day, and a year and a half later you've shot a film and you're living
in New York. It's a dream of a thing to be involved in.

“The weirdest thing was coming back (to the National Theatre) without
those seven friends. We were like a little gang, and you always feel
stronger in a gang. But immediately those feelings evaporated, because
you just feel, or I feel, constantly lucky to be in a play like this,
to be playing a part like this. I can't quite believe that I am. That's
the truth. When I was growing up I never dreamt of playing Hamlet or
things like that. I remember going to see Me and My Girl with Gary
Wilmot in the West End and thinking, 'Oh, my God, that's the most
amazing thing I've seen in my life, and I want to do that'. So to do
this is an absolute joy from start to finish.”

Corden is back onstage in a couple of hours for the evening performance
of One Man, Two Guvnors, and must be exhausted. You'd never guess this,
however, as he holds court at what is called in the trade a 'regional
press day'. All those gathered today have signed a disclaimer at the
behest of the publisher of Corden's tellingly titled autobiography, May
I Have Your Attention, Please? This is to ensure nothing will appear in
any publication prior to the book's high-profile serialisation in a
well-known tabloid. Since then, of course, May I Have Your Attention,
Please? has been all over the place, and a book-signing tour of each
city that One Man, Two Guvnors travels to has been factored into his

One gets the impression from all this activity that Corden is somehow
taking stock and making amends for past misdeeds. Everything he says is
invested with humility. Part of this clearly comes from the wake up
call that came with the birth of the thirty-three year old's first
child to his partner, Julia Carey. Yet, beneath his professional
niceness lies a contrary mix of burning ambition and a deep-set

Corden doesn't so much tell as acts out a story that's in the book,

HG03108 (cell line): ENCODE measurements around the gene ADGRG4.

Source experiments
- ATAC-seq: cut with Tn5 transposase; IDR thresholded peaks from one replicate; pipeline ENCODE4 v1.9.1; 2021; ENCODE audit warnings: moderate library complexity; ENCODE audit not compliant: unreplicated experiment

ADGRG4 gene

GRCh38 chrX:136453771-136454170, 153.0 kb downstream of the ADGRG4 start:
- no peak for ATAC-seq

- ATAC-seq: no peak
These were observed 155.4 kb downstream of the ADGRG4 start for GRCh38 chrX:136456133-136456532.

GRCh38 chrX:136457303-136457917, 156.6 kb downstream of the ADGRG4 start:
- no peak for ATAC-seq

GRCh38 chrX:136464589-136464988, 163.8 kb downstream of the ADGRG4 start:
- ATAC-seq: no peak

about how, as a toddler at his sister's christening, he was put on a
high chair by the vicar because he couldn't see. He instinctively
started to perform, eliciting giggles from the congregation, which he
thought was “great.” Once his dad took him down, however, and no-one
could see him anymore, it felt “rubbish. From then on in it just became
a quest, really, for attention, which I don't think exists anymore,
certainly in the last few years since I became more successful, but
this was all I ever wanted to do.”

After years of auditioning following a stint at stage school in High
Wycombe, Corden got his first professional job aged seventeen in the
chorus for west end musical, Martin Guerre. If such bit-parts weren't
enough, even the attention The History Boys brought with it had its

“There was one day when me, Russell (Tovey) and Andy (Knott) were all
being biked these scripts from our agents for a British film. There
were these two lead parts thety were seeing them for, and I was being
seen dor the part of a newsagent. I was really upset by it, because you
go, is this it? I always thought that I would get a chance to play good
parts. I didn't just want to be the guy who drops off Hugh Grant in a

Beyond this current tour, One Man, Two Guvnors looks set for the West
End and beyond. Corden also has a bundle of writing, acting and
presenting jobs for TV on the go.

“I've never felt more fulfilled,” Corden says sincerely. “Both
personally and professionally, I've never felt happier.”

One Man, Two, Guvnors, Kings Theatre, Edinburgh, October 25-29

The Herald, October 25th 2011